New Rules Temper Expectations on Kickstarter
CREDIT: Zachary Manchester / Kickstarter
It's hard not to get excited while looking at diagrams of giant, drivable robots or photos of planes with better MPG than cars. These and other creative ideas are part of what make looking through Kickstarter, one of the world's best-known crowd-funding sites, so fun. But now, the company is laying out a new set of rules to ensure the expectations of the everyday people who donate to Kickstarter stay reasonable.
Kickstarter began as a place for fans to support artists, who might offer credits or a really cute handmade card in return for funding. As the site grew, however, engineers began using the platform to raise money for gadgets and other tech projects, promising a working product in return for donations. The change brought about questions about what happens when some projects fail, which is to be expected with innovative tech ideas. Meanwhile, we wondered whether Kickstarter would evolve into a marketplace for things, instead of a support site for art and ideas.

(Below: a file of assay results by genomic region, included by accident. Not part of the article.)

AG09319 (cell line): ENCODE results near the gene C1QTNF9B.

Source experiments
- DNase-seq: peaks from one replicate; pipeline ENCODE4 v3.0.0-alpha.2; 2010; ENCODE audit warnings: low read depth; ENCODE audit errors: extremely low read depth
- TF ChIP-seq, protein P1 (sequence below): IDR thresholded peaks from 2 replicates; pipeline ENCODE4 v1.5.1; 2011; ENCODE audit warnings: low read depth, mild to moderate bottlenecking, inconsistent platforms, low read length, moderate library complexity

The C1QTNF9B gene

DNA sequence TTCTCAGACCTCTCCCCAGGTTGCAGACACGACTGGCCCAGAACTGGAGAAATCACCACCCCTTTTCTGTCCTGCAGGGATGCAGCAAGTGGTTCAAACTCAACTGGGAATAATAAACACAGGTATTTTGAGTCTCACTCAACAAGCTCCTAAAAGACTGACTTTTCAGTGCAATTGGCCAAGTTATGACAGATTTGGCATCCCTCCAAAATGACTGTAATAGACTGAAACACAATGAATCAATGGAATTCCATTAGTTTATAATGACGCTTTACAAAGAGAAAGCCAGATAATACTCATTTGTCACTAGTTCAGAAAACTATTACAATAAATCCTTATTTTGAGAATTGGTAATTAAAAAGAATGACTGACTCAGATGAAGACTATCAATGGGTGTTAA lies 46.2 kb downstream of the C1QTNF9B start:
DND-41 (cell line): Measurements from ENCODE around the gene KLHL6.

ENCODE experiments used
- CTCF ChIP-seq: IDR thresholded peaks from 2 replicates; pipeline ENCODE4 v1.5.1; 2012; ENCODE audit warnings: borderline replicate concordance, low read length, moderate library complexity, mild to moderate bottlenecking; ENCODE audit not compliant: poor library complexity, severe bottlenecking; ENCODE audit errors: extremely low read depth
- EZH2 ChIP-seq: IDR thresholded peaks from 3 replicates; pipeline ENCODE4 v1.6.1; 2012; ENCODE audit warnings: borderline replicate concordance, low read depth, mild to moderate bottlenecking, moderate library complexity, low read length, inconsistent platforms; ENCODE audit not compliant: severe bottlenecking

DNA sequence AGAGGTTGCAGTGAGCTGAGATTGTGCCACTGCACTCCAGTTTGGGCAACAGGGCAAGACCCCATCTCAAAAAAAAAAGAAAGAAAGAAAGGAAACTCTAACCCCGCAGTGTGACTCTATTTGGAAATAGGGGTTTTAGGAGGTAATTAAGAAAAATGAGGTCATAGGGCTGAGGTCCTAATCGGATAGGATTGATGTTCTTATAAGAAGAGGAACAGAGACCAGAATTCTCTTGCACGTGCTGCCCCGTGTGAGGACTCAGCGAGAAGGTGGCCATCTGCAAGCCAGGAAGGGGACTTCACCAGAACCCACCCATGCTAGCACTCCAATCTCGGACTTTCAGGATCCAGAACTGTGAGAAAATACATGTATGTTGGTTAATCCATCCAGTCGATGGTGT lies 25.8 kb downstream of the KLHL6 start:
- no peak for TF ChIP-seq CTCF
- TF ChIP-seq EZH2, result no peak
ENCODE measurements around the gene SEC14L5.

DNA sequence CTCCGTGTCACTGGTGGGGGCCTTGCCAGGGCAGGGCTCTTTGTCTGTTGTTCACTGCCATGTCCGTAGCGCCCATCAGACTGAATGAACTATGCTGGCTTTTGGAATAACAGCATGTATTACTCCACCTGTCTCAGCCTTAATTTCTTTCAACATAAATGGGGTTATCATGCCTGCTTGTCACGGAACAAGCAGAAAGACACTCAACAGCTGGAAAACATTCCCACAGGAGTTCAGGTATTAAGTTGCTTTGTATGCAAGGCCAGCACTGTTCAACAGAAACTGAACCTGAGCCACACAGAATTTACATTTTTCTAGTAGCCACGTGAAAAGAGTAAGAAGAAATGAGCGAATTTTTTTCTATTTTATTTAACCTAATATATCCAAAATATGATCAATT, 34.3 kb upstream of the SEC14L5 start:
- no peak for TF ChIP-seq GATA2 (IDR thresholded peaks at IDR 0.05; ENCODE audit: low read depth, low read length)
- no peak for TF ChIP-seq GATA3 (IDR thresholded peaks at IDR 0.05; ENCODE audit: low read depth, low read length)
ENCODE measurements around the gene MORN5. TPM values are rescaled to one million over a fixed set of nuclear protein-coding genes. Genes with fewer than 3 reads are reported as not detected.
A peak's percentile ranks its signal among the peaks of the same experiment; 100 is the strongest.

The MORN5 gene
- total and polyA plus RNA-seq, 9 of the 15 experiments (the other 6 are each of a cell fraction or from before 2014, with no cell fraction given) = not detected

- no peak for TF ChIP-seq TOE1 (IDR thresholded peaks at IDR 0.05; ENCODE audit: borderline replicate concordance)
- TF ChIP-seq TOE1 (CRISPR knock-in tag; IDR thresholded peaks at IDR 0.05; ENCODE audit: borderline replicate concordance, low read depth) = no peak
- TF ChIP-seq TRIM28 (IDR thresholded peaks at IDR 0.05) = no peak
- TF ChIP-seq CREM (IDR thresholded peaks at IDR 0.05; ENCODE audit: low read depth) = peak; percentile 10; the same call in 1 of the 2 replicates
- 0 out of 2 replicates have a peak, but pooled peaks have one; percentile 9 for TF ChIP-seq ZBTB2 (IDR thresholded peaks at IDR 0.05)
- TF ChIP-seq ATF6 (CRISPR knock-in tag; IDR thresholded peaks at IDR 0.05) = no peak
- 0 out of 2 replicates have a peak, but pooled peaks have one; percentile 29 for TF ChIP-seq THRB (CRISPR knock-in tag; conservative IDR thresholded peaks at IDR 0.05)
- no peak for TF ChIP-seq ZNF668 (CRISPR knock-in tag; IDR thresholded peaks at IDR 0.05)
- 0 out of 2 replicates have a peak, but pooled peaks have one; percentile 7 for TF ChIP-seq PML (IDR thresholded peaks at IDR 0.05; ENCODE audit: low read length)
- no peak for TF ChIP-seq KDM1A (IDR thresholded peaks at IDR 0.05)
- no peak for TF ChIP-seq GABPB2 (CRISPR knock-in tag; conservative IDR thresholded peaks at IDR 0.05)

Now the company has answered. "Kickstarter Is Not a Store," co-founders wrote in a blog post yesterday (Sept. 20). "We're introducing a number of changes to reinforce that Kickstarter isn't a store — it's a new way for creators and audiences to work together to make things."
Among the new requirements for project pages are a "Risks and Challenges" section where posters need to talk about the possible roadblocks a project might encounter. Project pages also can't show images or videos that simulate what fundraisers expect their product to do in the future. They can only show what the prototype is capable of at the moment. "The best rule of thumb: under-promise and over-deliver," Kickstarter co-founders wrote.
We'll be waiting to see how these rules affect the projects that people post on the crowdfunding site. Maybe we'll find fewer wild ideas to write about.